Biggest Job Distractions
Sometimes, it can be a challenge to stay focused on work. Preoccupying personal matters sometimes intrude, such as a sick child, marital woes, or money problems. It doesn’t take personal problems to draw your attention away from what you’re supposed to be doing, however. The workplace has plenty of distractions of its own.
There’s the chatty coworker. The baby shower in the conference room. The YouTube video of a cat playing a keyboard. Yes, the workplace is host to a dizzying array of distractions, and every person on every rung of the ladder has to contend with it.
Here are a few of the most common workplace distractions that can make it hard to get your work done.
If you’re an employer, you don’t have to monitor your workers’ behavior to know that many are using their computers for things that are unrelated to work. Most are likely to be tooling around on the Internet, engaged in a practice Psychology Today magazine describes as “cyber-slacking.”
According to the magazine, respondents to a survey reported spending an average of 1 hour and 44 minutes of their workday surfing the Internet. In terms of lost productivity, that’s the equivalent of calling out sick on Monday and then arriving late on Tuesday.
“For a lot of people, Internet access is better at work than it is at home,” says Tony Lee, publisher of the job search site CareerCast.com. “So they wait until they get to work to do their cybershopping, vacation planning, all the things you rely on the Internet to do.”
The Psychology Today survey found that of all the websites that distracted employees, none came close to Facebook. Respondents claimed that of the 104 minutes they spent each day cyber-slacking, 35 were spent managing livestock on the online farm-management game Farmville, in addition to a smattering of “liking” and a soupcon of “poking.”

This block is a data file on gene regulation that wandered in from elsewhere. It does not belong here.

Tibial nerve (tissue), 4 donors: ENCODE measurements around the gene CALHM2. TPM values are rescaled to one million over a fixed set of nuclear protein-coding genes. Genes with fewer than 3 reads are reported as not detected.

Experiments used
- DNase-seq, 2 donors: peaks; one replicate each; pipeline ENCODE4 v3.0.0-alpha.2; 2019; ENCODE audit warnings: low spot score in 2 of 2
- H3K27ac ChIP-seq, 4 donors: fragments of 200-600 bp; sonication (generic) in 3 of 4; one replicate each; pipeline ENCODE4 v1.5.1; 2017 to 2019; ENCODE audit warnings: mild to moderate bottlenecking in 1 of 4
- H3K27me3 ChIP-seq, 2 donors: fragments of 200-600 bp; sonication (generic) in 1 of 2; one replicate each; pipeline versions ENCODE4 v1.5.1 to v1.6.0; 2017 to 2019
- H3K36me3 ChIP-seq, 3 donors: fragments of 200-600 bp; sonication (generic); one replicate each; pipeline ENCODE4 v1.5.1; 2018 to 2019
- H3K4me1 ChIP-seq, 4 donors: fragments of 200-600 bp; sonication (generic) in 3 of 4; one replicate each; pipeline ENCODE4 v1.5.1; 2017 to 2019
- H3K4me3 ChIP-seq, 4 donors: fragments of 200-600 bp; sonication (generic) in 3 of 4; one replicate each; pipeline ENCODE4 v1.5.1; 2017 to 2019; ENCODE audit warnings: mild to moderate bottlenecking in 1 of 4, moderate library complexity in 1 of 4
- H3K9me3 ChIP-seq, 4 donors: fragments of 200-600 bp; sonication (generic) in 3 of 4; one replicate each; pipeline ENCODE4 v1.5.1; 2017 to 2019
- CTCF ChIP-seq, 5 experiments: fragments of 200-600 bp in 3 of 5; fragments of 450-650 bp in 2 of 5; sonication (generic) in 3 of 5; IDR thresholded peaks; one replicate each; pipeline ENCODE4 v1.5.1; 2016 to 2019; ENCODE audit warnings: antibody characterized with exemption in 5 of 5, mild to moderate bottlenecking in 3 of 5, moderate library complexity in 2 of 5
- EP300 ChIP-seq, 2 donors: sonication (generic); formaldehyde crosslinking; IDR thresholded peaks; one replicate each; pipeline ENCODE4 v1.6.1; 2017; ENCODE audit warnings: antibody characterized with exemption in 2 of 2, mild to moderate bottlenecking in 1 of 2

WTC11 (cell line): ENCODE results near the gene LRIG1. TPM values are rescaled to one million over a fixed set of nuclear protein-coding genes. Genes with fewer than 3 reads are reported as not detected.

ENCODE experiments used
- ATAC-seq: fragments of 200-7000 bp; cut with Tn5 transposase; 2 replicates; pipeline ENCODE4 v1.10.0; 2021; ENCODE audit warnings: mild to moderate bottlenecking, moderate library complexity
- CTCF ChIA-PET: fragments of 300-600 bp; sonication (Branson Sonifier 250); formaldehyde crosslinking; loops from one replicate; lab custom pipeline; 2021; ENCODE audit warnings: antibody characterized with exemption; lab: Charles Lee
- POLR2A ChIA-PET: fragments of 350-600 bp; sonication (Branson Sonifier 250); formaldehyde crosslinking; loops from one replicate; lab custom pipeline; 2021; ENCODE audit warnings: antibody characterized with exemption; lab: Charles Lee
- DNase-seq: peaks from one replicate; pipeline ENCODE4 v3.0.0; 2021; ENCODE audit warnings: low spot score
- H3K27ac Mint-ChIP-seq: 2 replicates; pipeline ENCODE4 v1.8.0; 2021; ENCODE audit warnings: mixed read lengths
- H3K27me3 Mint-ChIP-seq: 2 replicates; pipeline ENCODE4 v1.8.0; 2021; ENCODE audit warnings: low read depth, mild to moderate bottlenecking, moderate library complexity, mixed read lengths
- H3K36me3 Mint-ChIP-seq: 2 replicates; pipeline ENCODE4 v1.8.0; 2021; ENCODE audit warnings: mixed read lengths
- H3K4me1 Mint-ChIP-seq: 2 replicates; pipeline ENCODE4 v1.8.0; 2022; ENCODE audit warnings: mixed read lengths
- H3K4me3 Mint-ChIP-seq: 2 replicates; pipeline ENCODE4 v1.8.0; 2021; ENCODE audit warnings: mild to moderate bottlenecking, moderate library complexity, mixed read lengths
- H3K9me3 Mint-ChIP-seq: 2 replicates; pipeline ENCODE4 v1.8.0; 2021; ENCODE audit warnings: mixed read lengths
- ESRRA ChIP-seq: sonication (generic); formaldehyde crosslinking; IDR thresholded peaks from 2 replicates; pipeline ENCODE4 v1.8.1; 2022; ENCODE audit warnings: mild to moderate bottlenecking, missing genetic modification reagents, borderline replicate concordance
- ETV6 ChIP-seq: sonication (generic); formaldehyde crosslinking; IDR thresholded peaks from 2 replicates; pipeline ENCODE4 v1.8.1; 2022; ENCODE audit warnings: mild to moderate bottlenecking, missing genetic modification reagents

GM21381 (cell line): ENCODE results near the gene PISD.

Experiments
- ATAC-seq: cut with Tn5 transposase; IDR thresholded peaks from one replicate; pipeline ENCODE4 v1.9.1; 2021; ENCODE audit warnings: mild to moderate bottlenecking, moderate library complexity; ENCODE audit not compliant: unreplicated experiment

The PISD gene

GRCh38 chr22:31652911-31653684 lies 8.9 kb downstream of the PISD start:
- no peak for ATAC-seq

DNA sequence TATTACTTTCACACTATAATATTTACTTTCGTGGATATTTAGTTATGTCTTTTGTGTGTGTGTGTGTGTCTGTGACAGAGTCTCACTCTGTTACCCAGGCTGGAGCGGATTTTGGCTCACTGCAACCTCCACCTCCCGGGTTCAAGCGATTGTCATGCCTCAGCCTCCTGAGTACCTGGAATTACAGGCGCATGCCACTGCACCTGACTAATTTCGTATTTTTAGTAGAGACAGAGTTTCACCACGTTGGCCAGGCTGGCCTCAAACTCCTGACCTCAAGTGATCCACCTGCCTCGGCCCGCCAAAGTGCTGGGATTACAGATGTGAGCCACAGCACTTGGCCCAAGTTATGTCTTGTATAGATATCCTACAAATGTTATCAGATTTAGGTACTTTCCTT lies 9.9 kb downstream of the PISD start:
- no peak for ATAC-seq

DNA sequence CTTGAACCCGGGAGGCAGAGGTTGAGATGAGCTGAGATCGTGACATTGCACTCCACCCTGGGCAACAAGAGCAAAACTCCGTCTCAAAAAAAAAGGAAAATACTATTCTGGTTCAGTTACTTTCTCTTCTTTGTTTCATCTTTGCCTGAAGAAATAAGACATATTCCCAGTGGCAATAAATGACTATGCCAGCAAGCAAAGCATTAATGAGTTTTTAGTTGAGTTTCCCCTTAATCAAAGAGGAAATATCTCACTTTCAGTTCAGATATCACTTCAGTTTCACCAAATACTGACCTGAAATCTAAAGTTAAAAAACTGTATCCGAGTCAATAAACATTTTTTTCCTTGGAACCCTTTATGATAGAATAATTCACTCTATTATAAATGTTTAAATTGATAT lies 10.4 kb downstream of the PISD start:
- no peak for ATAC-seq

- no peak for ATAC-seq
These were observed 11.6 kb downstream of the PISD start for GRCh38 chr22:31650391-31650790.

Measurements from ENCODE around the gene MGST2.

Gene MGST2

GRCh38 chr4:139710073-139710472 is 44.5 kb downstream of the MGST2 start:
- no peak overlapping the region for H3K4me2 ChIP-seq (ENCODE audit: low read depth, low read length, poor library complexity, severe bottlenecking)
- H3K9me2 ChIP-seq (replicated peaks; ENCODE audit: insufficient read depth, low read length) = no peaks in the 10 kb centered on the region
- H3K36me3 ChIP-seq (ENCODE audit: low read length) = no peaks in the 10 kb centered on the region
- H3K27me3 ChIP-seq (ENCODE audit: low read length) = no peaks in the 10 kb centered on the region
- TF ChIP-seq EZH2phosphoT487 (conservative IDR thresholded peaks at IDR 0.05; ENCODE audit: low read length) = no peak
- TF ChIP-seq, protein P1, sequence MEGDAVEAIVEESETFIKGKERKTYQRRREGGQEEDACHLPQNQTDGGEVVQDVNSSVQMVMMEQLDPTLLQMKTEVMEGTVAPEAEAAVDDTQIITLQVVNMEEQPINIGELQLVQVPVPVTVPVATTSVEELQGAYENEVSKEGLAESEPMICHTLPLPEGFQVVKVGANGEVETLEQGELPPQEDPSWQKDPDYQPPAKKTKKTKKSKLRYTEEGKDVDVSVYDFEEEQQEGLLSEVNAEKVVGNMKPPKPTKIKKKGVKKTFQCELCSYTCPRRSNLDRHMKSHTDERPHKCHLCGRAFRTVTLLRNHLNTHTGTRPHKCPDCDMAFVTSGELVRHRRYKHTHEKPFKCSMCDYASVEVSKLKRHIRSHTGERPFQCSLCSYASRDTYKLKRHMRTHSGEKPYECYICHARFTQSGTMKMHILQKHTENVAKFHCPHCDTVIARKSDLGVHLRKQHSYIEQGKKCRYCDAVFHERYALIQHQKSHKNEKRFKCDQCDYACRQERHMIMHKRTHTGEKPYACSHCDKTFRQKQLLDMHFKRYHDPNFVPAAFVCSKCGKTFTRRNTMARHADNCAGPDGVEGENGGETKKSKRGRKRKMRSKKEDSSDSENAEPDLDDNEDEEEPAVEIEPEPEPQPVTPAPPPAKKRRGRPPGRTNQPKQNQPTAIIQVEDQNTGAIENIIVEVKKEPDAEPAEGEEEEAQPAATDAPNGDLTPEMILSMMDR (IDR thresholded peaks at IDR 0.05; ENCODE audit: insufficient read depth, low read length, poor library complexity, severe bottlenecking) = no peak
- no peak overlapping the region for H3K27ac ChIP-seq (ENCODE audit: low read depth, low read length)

Information technology costs businesses productivity, an irony that’s not lost on Yaacov Cohen, co-founder and CEO of the social email provider harmon.ie. “Information technology that was designed at least in part to save time is actually doing precisely the opposite,” says Cohen.
The computer isn’t the only electronic source of distraction in the workplace. There’s also the BlackBerry, the iPhone, the Android, and many other mobile devices. A harmon.ie survey of more than 1,100 British office workers found that many used their handheld devices to text friends and make personal phone calls, sometimes even doing so in the middle of meetings.
Handheld devices also distract others when they are left on desks by owners who have stepped away. That amusing ringtone that plays the theme to “The Twilight Zone” becomes a lot less amusing when it’s repeatedly subjected to coworkers.
Not every workplace distraction is self-inflicted. A survey by the recruitment firm Robert Walters found that fully 50 percent of its respondents cited their fellow coworker as a distraction, far outpacing any other factor. It’s understandable, as those working under tight deadlines are unlikely to appreciate loud water-cooler conversations about last night’s episode of “Real Housewives.”
Be advised, that irritating distraction in the workplace might be you. So keep your chattiness to a minimum, avoid loud gum chewing, boisterous laughing, and the humming of your favorite tune.